High Expectations

Eric and Kristin Merten spent more time remodeling their house than on long-term financial planning before their first child arrived.
Eric and Kristin Merten spent more time remodeling their house than on long-term financial planning before their first child arrived. "It was all about nesting," Kristin says. (By Nikki Kahn -- The Washington Post)

Network News

X Profile
View More Activity
By Cecilia Kang
Washington Post Staff Writer
Sunday, December 17, 2006

You've picked out a name, the nursery colors, and even put your baby -- still in utero -- on waiting lists at day-care providers.

Yet if you are like many expectant parents, those nesting instincts have probably not included attention to the family nest egg -- even though the household budget is about to take a big, long-term hit. The government estimates that for a family with an average annual income of $57,400, raising a child from birth to 17 years old can cost about $190,000, and that does not include paying for college.

Parents-to-be may not believe it, but that busy period before the baby arrives is the most time that they will have during the next few years to settle such critical matters as creating a will or buying life insurance. After the baby comes, such considerations can quickly be pushed aside amid the jumbled fog of diaper changes, feedings and sleepless nights.

"You can choose a plan for the family or you can choose to just let things happen and then operate in panic mode" said Judy Redpath, a financial planner in Reston.

In a survey last year, about four in 10 expectant mothers said they didn't adjust their family budgets to include the new baby. About seven in 10 said they hadn't reviewed their health benefits, according to the poll of 500 mothers by Aetna and the Financial Planning Association.

Financial planners and family counselors say that expectant parents should review their short-term and long-term strategies and prepare for the possibility, however remote, that both parents may die before that child reaches adulthood.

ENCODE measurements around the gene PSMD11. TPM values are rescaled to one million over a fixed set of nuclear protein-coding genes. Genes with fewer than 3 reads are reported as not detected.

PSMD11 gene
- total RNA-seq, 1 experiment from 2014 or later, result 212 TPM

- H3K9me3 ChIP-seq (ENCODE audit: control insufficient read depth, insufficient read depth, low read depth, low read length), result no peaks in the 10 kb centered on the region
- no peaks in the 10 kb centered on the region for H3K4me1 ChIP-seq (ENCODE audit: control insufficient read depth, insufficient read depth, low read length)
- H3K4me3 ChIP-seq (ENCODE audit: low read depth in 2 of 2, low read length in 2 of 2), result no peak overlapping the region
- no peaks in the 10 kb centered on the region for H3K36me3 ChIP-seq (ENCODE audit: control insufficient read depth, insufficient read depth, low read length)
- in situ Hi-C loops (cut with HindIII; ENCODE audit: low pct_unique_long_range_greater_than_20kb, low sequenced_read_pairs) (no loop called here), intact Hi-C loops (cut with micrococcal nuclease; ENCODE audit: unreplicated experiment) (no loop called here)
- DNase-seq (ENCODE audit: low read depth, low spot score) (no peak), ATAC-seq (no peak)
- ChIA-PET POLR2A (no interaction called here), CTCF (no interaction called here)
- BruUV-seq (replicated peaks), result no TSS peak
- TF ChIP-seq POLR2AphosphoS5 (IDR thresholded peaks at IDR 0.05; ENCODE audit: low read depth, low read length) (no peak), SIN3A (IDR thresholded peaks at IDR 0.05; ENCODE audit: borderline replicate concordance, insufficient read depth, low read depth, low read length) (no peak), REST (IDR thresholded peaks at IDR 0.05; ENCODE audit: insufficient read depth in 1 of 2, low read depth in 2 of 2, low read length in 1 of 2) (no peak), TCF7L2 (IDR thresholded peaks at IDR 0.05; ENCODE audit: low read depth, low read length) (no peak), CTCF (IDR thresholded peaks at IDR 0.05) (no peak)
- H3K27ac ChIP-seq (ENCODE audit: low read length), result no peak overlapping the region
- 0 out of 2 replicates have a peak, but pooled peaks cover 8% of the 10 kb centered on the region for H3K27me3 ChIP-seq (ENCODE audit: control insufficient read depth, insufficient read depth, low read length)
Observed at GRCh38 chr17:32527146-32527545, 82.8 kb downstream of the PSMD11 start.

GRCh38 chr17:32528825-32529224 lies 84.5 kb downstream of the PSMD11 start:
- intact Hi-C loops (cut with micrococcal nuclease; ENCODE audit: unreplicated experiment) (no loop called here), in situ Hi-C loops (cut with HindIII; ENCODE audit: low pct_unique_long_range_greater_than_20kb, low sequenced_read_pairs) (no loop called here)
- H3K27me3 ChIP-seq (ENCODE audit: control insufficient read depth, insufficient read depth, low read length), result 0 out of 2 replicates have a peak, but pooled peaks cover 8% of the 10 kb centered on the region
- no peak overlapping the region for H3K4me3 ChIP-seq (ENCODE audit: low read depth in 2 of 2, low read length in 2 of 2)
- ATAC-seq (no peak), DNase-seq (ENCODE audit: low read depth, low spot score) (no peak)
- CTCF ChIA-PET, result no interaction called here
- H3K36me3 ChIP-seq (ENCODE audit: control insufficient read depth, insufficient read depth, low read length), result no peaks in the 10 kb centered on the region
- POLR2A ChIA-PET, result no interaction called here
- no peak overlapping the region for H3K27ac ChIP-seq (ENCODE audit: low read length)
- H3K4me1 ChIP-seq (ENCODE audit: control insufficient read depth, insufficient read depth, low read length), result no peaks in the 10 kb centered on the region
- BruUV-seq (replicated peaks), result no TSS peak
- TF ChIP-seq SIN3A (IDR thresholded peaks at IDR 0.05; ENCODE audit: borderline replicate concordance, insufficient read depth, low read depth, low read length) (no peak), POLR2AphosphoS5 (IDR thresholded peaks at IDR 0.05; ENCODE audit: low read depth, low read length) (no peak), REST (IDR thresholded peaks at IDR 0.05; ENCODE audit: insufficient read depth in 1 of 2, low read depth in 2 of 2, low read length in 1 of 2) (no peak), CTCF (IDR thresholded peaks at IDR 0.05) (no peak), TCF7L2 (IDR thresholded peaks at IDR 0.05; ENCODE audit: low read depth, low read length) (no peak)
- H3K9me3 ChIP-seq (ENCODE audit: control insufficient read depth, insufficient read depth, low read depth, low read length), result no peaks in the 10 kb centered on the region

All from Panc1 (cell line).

"Take the time to discuss all these things as a couple so you are on the same page," said Jennifer Martin Ryder, a Rockville resident who planned extensively with her husband before their first child was born. "And revisit the discussion on occasion to make sure you are on track with what you had decided."

Make a List, Check It Twice

Soon after Jennifer and John Ryder learned they were having a baby, they took off for a weekend trip to Ocean City, Md., to hash out a long-term financial strategy. They began with the big questions: Would one parent cut back on work? What were their educational goals for their children?

Jennifer, 38, wanted to take off at least one year from work after the birth of their daughter, Kathleen, who is now 11 months. They also wanted to move to a desirable school district.

With these considerations in mind, the Ryders came back from the weekend with a to-do list. They decided to look for a home in Rockville, where they wanted their daughter to attend public school. Jennifer would start saving half of her salary each month from her job as a speech pathologist to create a cushion of savings to cover any unexpected expenses after the birth. They decided to boost their life insurance and disability insurance and pay off student loans and car debt to start off parenthood debt-free.

In the months leading to the birth of Kathleen, the Ryders crossed off items on their list. The couple is now thinking about having a second child, and they plan to schedule another weekend getaway to again revise their household budget and revisit their long-term financial strategy.

"For us, the budgeting of smaller items like diapers and wipes was not as important as figuring out what our priorities were and taking care of the big financial choices," Jennifer said. "Once we took care of those big chores, everything else fell into place."


CONTINUED     1           >

© 2006 The Washington Post Company

Network News

X My Profile
View More Activity